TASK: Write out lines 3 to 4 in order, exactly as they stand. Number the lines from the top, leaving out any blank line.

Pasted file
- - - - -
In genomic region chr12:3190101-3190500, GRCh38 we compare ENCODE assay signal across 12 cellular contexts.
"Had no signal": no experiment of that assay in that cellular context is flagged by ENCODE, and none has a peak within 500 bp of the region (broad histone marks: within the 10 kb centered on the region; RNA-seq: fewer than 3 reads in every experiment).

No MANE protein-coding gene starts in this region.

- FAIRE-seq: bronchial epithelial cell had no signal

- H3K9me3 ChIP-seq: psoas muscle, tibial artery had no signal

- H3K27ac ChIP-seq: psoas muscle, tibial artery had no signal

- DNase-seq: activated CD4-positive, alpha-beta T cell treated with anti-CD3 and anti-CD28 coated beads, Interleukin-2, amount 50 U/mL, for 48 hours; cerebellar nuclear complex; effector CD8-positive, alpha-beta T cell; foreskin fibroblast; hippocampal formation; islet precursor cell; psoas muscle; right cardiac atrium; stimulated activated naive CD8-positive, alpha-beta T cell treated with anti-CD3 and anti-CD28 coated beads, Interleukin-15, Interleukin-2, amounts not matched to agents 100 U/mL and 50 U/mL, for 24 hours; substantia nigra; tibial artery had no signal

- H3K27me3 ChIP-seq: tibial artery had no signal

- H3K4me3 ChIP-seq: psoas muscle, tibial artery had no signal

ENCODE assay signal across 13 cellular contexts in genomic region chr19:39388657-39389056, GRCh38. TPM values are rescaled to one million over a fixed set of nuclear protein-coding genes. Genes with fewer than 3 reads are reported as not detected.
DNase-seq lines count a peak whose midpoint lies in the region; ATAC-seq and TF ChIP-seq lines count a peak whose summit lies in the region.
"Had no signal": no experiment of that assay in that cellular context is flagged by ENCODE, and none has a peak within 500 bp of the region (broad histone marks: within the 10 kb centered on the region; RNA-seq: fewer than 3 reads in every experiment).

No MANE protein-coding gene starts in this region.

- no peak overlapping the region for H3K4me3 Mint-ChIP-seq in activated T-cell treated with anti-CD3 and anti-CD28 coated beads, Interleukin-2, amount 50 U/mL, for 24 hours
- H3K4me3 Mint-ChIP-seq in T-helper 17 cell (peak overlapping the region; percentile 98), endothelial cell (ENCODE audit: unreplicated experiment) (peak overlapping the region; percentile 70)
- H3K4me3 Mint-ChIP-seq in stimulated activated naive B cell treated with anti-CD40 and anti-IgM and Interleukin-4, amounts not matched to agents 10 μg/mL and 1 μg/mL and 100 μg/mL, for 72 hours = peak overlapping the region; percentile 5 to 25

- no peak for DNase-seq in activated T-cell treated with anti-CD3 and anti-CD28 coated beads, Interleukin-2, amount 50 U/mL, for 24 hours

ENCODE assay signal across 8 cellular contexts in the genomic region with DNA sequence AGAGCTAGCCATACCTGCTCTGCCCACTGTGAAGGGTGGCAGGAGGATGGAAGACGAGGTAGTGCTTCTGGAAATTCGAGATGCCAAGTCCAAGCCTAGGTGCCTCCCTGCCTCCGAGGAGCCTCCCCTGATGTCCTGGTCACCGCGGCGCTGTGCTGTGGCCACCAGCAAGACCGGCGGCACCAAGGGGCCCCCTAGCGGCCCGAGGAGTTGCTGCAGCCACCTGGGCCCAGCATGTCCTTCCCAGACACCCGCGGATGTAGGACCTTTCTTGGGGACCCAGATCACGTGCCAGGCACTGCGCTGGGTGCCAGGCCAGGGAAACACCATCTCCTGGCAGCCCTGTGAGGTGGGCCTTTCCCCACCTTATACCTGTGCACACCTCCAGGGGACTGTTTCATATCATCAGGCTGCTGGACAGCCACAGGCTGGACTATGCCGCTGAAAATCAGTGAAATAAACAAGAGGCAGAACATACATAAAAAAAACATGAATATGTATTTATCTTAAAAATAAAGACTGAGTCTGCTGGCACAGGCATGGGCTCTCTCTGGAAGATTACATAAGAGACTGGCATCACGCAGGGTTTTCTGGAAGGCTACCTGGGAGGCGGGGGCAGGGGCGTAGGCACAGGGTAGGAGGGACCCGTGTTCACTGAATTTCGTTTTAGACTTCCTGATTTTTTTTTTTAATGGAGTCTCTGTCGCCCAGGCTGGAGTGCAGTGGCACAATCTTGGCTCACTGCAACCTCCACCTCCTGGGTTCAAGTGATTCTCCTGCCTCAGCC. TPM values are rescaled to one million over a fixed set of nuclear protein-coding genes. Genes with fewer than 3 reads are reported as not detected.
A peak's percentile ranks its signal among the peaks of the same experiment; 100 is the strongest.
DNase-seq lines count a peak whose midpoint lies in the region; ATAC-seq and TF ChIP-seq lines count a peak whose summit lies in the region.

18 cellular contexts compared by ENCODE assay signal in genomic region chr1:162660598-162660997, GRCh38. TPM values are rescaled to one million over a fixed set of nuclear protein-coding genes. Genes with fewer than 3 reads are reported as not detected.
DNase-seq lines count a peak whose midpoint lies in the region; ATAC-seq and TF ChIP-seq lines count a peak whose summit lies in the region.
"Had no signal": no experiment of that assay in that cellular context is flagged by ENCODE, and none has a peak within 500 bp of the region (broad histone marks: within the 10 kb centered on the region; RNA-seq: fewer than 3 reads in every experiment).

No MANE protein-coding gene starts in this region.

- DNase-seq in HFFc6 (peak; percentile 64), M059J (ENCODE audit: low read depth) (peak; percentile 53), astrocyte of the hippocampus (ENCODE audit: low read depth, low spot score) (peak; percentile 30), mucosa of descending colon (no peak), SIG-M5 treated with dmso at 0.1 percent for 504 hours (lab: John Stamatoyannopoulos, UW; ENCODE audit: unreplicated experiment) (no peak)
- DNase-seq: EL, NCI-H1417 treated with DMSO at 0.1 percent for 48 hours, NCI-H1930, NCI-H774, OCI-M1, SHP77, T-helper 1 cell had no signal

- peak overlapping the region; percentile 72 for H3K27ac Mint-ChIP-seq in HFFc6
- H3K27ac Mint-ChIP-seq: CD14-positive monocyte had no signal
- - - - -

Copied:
No MANE protein-coding gene starts in this region.

- FAIRE-seq: bronchial epithelial cell had no signal